A few days back I spent most of my afternoon looking into how I could achieve proper word wrapping within elements with a dynamic width.
At Podio, we have a fluid layout, with a dynamic width, to deliver a responsive user experience. This means no element is having a fixed width, instead width’s are defined as percentages. This causes some headaches, now and then. Word wrapping caused a major one.
Initially I thought: It’s a no-brainer, just add word-wrap: break-word to the element, and it should do the wrapping.
When you have an element with a dynamic width word-wrap: break-word, isn’t having any effect. Today’s browsers don’t use the calculated width to enforce the wrapping. Instead they seem to ignore the declaration.
Wonders of a dynamic width.
In this example I used a generic layout for a two column layout, using table-cell and floats.
As you can see in this example, the long word isn’t wrapped into multiple lines, it breaks the layout. So how do we make it look more like this?
So what are the options?
In my research I found a lot of proposals on how to fix this issue. Most of them was a suggestion to add a fixed width to the element. Sometimes you need the dynamic width, like when you use the media-block from OOCSS, so what’s the alternative?
<WBR> and ​ tags
The past years I’ve been using <WBR> and ​ tags to insert optional line breaks into long paragrahs of text. This solution became quite made popular after Quirksmode, made documented it.
This technique is is widely used around the web, including places like Facebook. And there seem to be wbr-encode implementation for all major languages functions, but they all have one common problem. As soon you are outputting markup, and want to break up long words within tags it starts to get messy. To overcome this, it ends up in a lot of regex nightmare, and ultimately, a slow HTML parser, to ensure proper breaking.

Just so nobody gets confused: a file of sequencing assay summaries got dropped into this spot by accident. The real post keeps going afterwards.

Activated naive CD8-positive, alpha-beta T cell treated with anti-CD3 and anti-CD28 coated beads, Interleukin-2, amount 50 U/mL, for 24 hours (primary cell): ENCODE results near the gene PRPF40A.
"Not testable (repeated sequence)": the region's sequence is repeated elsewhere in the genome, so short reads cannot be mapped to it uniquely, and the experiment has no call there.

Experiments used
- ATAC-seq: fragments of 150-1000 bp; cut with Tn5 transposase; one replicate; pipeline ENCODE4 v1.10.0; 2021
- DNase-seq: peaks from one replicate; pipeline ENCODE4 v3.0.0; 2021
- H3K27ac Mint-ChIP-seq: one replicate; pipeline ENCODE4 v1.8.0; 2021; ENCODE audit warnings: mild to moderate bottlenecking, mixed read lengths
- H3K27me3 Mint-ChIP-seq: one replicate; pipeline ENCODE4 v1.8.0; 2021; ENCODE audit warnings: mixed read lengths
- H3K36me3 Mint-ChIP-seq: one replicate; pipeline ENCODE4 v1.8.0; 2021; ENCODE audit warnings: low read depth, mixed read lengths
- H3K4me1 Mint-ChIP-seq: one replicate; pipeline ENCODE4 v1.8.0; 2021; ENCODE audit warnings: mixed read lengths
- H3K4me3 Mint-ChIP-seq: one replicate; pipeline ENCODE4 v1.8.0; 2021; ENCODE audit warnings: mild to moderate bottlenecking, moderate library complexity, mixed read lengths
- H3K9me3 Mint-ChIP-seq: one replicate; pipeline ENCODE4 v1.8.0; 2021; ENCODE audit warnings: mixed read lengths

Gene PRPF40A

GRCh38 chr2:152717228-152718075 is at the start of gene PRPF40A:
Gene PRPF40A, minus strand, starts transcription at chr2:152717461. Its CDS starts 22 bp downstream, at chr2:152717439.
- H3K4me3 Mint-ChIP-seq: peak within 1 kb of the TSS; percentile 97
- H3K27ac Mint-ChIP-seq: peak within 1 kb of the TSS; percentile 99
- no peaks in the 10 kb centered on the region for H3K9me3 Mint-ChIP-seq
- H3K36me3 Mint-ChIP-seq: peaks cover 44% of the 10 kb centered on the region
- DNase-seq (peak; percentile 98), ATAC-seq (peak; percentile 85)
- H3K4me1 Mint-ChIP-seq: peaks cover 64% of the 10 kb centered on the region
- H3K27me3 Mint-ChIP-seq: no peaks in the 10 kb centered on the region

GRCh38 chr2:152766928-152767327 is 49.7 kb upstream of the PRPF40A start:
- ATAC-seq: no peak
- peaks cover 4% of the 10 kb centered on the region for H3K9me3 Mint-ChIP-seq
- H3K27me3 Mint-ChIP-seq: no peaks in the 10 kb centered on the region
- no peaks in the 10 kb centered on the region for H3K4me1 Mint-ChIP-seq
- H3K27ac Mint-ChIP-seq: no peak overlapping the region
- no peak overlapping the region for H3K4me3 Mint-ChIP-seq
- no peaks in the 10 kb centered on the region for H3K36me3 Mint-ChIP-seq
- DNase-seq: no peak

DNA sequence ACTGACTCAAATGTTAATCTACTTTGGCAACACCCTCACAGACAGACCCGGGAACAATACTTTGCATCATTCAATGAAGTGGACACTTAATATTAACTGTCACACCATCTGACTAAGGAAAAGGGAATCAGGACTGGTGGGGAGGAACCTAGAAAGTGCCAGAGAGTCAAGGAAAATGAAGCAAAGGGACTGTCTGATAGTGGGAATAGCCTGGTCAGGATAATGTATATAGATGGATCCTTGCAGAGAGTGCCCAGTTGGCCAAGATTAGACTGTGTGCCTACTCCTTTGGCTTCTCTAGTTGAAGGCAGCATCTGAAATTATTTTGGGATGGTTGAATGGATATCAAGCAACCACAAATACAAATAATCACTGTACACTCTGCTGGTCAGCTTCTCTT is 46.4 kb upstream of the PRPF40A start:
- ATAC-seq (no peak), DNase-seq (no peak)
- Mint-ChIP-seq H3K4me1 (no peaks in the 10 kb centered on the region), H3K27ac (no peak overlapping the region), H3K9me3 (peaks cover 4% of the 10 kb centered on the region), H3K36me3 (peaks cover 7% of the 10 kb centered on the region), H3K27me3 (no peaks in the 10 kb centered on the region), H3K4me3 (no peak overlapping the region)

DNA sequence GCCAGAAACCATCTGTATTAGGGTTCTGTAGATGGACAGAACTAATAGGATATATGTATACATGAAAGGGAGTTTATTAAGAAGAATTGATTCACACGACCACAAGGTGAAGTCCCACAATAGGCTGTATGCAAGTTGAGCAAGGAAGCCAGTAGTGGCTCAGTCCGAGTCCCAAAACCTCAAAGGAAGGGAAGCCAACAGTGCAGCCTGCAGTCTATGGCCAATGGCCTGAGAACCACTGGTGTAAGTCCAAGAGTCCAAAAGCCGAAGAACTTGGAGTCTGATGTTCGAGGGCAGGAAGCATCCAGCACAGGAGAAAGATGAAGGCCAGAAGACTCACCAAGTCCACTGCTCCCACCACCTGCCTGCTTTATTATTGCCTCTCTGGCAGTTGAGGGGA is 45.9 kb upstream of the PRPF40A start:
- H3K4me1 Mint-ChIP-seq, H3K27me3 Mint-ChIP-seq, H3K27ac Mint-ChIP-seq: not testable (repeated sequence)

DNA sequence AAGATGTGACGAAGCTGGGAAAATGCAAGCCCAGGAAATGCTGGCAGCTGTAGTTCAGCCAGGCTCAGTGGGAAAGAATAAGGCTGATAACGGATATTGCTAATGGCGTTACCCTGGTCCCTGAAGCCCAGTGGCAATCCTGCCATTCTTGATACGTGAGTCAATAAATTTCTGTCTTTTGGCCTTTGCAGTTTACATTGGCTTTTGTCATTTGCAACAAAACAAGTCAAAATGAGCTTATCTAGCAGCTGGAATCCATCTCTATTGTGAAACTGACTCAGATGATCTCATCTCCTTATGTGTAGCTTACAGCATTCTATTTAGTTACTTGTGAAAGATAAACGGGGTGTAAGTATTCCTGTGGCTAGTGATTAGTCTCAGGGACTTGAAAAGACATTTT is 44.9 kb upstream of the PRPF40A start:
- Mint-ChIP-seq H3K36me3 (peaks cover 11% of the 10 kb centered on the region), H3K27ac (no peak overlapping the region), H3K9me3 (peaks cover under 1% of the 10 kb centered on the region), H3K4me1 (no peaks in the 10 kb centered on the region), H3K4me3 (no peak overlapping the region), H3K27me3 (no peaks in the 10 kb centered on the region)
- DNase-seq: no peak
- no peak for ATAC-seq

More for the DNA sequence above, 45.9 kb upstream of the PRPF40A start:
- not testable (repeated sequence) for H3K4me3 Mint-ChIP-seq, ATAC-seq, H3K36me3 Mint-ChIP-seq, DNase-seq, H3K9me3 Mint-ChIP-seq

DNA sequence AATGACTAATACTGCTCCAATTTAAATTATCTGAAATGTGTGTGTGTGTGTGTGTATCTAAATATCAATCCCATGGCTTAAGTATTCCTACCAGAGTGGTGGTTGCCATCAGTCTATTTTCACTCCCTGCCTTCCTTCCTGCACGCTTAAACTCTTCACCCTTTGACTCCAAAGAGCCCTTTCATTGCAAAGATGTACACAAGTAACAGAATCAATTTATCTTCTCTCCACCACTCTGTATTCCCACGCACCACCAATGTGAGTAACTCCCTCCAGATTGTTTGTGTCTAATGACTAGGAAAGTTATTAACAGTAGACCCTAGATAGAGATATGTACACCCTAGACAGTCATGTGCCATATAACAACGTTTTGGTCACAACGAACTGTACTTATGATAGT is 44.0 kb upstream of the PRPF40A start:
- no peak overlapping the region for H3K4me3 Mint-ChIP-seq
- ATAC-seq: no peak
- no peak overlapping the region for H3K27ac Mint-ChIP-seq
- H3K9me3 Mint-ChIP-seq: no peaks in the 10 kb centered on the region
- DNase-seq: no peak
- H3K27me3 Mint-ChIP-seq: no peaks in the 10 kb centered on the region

This slows down rendering dramatically.
What about CSS?
Wouldn’t it be better, if the browser could do the work?
In my search for a working CSS declaration, I found word-wrap, which isnt working with a dynamic width, so I continued and found a new CSS3 declaration word-break, which is described as: “This property specifies line break opportunities within words.”
Great, so let’s try it out in a WebKIt-based browser:
Bamn, we got it. word-break: break-all; is the way to go for WebKit..
But then I fired up IE8 and Firefox, and realized that it didn’t work, so I continued my search…
It seems like the word-break declaration is prefixed in Internet Explorer 8 standards mode, so you need to add a prefix:
But what about Firefox? The Mozilla guys has chosen not to implement word-break support into Gecko. Instead they focused on supporting something new and exciting, the CSS3 Hyphenation specification.
Hyphenation is the better word-break. It’s locale aware, and inserts the hyphen character at the correct place, when breaking the words.
The support of CSS3 Hyphenation has started in Firefox 6 for the english languages, and several other langugages was added in Firefox 8.
It’s already supported in WebKit, currently prefixed, which means Safari 5.1+ and iOS 4.2.
CSS3 Hyphenation isn’t supported in Chrome, since Chrome doesn’t ship with any hypenation dictionaries, but since Chrome supports word-break: break-all; we are good.
To support hyphenation in Safari, Firefox (and future Chrome versions), you will need to do:
Webkit and mystic “word-break: break-word”
When using the word-break: break-all; property, is has the sideeffect, that words are being broken up at weird positions, because the break-all, means all words needs to be broken up.
An example of this looks like this:
To fix this, I discovered, that you can use word-break: break-word; which seems to be an undocumented and non-standard property value in WebKit. This makes the word wrapping behave like word-wrap: break-word, but works with dynamic widths.
As you can see in the above example, the word wrapping looks much better using word-break: break-word;. This leaves us behind with IE, which still would wrap the words at weird positions.
Luckely CSS Hyphenation is supported in IE10.
So the cross browser solution for doing word wrapping using CSS only is a combiation of word-break, word-break: break-word; and hyphens:
// Non standard for webkit
This is working in Internet Explorer 8+, Firefox 6+, iOS 4.2, Safari 5.1+ and Chrome 13+.
The end result is simpler markup, and faster rendering, since we don’t need encode our strings with <WBR> and ​.
Goodbye <WBR>, I don’t need you anymore.
I updated the article to include a section about word-break: break-word in WebKit. Added proper references to word-break: break-all;, and highlighted that CSS3 Hyphenation isn’t supported in Chrome. Thanks goes to Mads Kristensen and Baldur Bjarnason